Catching up with Davey Johnson

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Davey Johnson.jpgA profile of Davey Johnson in today’s Baltimore Sun.  Gotta love Davey, so it’s definitely worth a read.

Johnson, as you probably know, is now a special assistant to Nats’ GM Mike Rizzo. And unlike so many special assistant jobs out there, his isn’t about glad-handing season ticket holders and stuff — he’s actually contributing substantively.  I can’t seem to find it right now, but a few weeks ago it was reported that Johnson is Ian Desmond’s primary champion in NatsLand, and has made it clear to everyone that the kid is too valuable to be used as a super-ute, which is what some have suggested.  Whether he has the kind of juice to get Desmond made a starter is an open question, but it’s good that someone has the kid’s back.

I’d be curious to know what kind of input, if any, Johnson had on the Elijah Dukes release. Johnson is no stranger to, how shall I put it, challenging players, so you might expect that if anyone was going to defend the head case it would be him. Then again, maybe Johnson was a primary driver: “Dudes! I know head cases, and this guy is beyond the pale. 86-him!”

MLB, union resume blood testing after pandemic, lockout

Scott Taetsch-USA TODAY Sports
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NEW YORK – In the first acknowledgment that MLB and the players’ association resumed blood testing for human growth hormone, the organizations said none of the 1,027 samples taken during the 2022 season tested positive.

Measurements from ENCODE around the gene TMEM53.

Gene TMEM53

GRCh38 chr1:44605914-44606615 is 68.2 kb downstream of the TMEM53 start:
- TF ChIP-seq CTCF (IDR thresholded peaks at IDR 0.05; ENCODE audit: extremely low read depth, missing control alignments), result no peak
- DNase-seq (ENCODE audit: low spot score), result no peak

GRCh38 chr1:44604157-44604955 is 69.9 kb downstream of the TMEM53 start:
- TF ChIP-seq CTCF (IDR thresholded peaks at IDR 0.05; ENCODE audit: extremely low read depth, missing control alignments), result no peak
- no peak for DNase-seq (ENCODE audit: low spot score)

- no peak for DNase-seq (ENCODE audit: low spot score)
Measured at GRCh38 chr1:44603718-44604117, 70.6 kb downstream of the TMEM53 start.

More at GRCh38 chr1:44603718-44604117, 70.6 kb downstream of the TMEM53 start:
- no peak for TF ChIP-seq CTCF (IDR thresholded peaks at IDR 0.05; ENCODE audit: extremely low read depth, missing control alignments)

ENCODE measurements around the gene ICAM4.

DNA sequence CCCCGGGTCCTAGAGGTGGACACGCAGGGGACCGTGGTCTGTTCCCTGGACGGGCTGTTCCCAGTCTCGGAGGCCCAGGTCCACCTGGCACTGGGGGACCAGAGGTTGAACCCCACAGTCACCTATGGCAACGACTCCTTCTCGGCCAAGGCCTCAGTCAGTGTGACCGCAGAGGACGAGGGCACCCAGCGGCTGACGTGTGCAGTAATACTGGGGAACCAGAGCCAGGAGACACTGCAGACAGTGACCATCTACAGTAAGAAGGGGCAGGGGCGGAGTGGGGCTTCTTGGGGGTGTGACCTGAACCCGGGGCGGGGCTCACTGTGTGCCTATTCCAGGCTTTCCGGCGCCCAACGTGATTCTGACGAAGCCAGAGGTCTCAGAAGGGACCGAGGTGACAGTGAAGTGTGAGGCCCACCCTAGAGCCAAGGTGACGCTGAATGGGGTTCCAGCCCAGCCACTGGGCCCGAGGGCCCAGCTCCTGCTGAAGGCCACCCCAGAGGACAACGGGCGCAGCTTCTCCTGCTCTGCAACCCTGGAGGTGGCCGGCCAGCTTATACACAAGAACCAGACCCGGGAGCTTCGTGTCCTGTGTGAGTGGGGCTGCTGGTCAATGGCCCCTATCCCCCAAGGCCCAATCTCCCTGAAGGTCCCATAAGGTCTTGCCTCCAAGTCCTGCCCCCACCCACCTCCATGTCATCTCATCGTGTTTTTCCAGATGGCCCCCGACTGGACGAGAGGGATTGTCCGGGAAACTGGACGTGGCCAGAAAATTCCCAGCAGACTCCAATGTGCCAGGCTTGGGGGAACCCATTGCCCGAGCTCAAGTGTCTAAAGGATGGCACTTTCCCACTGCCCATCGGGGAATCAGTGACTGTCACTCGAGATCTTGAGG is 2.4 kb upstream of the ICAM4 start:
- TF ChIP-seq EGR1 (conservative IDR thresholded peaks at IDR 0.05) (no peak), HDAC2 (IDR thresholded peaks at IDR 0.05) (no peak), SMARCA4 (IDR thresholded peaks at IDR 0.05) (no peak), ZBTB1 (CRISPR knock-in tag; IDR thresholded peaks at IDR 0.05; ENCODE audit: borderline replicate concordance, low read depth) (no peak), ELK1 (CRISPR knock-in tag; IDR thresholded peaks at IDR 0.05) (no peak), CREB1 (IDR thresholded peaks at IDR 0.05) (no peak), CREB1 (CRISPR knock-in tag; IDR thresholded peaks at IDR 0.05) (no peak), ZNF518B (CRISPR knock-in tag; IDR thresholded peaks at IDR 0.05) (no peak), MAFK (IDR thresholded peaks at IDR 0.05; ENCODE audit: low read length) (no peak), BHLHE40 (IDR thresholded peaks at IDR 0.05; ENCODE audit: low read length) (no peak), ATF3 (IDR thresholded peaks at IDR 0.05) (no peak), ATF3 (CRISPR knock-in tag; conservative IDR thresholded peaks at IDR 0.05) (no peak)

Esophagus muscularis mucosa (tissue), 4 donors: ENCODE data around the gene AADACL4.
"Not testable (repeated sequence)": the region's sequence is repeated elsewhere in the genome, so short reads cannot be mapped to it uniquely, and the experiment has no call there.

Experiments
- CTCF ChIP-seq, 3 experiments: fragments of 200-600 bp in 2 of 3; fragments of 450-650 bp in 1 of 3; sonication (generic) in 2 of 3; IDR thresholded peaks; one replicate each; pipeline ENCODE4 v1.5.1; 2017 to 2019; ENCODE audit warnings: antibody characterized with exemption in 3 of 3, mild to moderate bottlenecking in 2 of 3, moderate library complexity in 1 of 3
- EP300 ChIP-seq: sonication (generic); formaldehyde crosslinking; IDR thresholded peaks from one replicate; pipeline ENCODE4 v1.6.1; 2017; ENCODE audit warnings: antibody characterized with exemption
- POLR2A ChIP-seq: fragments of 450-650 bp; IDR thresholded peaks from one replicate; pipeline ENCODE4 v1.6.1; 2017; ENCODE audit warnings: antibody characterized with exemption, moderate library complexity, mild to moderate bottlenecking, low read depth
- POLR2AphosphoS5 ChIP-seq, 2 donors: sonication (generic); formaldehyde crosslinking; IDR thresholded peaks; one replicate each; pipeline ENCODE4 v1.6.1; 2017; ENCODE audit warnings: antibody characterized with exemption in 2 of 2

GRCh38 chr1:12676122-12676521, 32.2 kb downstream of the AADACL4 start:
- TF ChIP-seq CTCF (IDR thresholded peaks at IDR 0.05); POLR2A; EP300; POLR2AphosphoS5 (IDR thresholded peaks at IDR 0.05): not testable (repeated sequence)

HGH testing stopped in 2021 because of the COVID-19 pandemic. Testing also was halted during the 99-day lockout that ended in mid-March, and there were supply chain issues due to COVID-19 and additional caution in testing due to coronavirus protocols.

The annual public report is issued by Thomas M. Martin, independent program administrator of MLB’s joint drug prevention and treatment program. In an announcement accompanying Thursday’s report, MLB and the union said test processing is moving form the INRS Laboratory in Quebec, Canada, to the UCLA Laboratory in California.

MLB tests for HGH using dried blood spot testing, which was a change that was agreed to during bargaining last winter. There were far fewer samples taken in 2022 compared to 2019, when there were 2,287 samples were collected – none positive.

Beyond HGH testing, 9,011 urine samples were collected in the year ending with the 2022 World Series, up from 8,436 in the previous year but down from 9,332 in 2019. And therapeutic use exemptions for attention deficit hyperactivity disorder dropped for the ninth straight year, with just 72 exemptions in 2022.

Overall, the league issued six suspensions in 2022 for performance-enhancing substances: three for Boldenone (outfielder/first baseman Danny Santana, pitcher Richard Rodriguez and infielder Jose Rondon, all free agents, for 80 games apiece); one each for Clomiphene (Milwaukee catcher Pedro Severino for 80 games), Clostebol (San Diego shortstop Fernando Tatis Jr. for 80 games) and Stanozolol (Milwaukee pitcher J.C. Mejia for 80 games).

There was an additional positive test for the banned stimulant Clobenzorex. A first positive test for a banned stimulant results in follow-up testing with no suspension.